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Investigatory Project on Eddy Current

 

INVESTIGATORY PROJECT ON EDDY CURRENT (also called Foucault's currents)

Electromagnetic induction takes place not only in circuits, but also in pieces of metals. Whenever the magnetic flux connected with a part of metal changes an induced current, and that current is called eddy current, will circulate inside it. Eddy current flows throughout the whole volume of the metal by forming different closed paths.


Since the resistance of the metal is small, eddy current is appreciable. It heats the metal and so is a waste of electrical energy. Eddy currents are undesirable in most of the electrical machineries like transformer, induction coil, choke coil etc.


Eddy current can be minimised by increasing the resistance of the metal. That is why laminated soft iron cores are used in transformers, electric generators, motors, chokes etc and cores made up of bundles of soft iron rods are used in induction coils. The direction of the eddy current is given by Lenz's rule.


Experiments to demonstrate the force exerted by eddy current


Experiment 1:


A light flat metallic disc is placed on the top of a cylindrical electromagnet. When the current is switched on, the flux linked with the disc changes from zero to maximum and, hence, eddy current is produced in the disc. If the upper end of the electro-magnet becomes north pole, the lower side of the disc acquires north polarity. The disc is seen to be thrown up because of the magnetic repulsive force, as the electromagnet is switched on.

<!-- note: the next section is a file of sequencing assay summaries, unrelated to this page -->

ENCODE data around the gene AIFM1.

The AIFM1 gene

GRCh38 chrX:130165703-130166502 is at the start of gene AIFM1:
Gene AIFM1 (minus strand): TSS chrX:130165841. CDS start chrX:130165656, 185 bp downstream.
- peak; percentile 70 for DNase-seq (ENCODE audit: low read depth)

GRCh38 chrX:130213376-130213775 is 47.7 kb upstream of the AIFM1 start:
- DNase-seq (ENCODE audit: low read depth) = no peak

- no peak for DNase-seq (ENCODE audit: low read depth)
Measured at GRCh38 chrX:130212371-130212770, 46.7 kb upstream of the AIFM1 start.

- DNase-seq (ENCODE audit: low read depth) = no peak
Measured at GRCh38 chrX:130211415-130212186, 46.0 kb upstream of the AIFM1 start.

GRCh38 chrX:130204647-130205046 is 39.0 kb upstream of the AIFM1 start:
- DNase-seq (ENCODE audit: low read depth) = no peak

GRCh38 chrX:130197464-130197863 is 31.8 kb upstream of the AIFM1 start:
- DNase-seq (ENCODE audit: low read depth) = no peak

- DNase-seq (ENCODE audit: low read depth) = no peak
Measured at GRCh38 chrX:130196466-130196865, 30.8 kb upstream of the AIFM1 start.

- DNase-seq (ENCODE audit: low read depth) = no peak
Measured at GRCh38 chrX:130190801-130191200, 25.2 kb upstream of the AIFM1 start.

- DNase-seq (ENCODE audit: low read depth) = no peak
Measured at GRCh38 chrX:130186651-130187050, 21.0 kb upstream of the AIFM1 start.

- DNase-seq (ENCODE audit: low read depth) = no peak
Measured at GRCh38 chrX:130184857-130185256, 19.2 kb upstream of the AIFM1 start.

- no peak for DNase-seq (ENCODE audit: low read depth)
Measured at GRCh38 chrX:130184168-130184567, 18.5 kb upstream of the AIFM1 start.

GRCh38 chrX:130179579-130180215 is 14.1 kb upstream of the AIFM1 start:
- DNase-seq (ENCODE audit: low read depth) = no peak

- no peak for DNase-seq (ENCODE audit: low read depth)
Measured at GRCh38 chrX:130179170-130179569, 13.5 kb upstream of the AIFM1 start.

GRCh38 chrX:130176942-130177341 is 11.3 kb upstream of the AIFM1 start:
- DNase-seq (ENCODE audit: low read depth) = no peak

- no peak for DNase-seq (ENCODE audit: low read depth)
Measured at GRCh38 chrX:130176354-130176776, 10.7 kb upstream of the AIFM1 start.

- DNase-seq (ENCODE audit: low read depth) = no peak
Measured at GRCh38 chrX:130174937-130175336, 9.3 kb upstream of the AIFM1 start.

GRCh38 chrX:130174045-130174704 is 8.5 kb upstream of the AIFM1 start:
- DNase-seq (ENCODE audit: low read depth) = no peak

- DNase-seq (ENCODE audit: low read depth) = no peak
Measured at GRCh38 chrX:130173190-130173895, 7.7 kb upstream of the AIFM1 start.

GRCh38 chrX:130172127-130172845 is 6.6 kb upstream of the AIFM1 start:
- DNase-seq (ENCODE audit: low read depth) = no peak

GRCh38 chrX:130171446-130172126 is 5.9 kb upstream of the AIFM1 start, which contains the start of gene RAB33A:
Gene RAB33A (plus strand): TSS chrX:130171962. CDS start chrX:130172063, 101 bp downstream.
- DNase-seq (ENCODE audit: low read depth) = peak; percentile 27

Experiment 2: Waltenhofen's pendulum

The apparatus comprises of pendulum having a flat copper plate as its bob. It is set so that it suspends amid the poles of an electromagnet. So long as the magnetic flux linked with the pendulum does not change, the pendulum swings liberally. But as soon as the electro-magnet is switched on, the oscillations of the pendulum are closely damped and die away quickly. Since the pendulum swings up and down, the magnetic flux linked with it changes and consequently eddy currents are produced inside the copper plate, which in accordance with Lenz's law, oppose the motion of pendulum. Hence the pendulum comes to rest very quickly. If a number of slots are cut in the copper plate, eddy currents in the plate become much smaller compared to the former case as the length of the closed path of the current and hence the resistance of the path increases. So the damping is reduced and the pendulum comes to rest only slowly.

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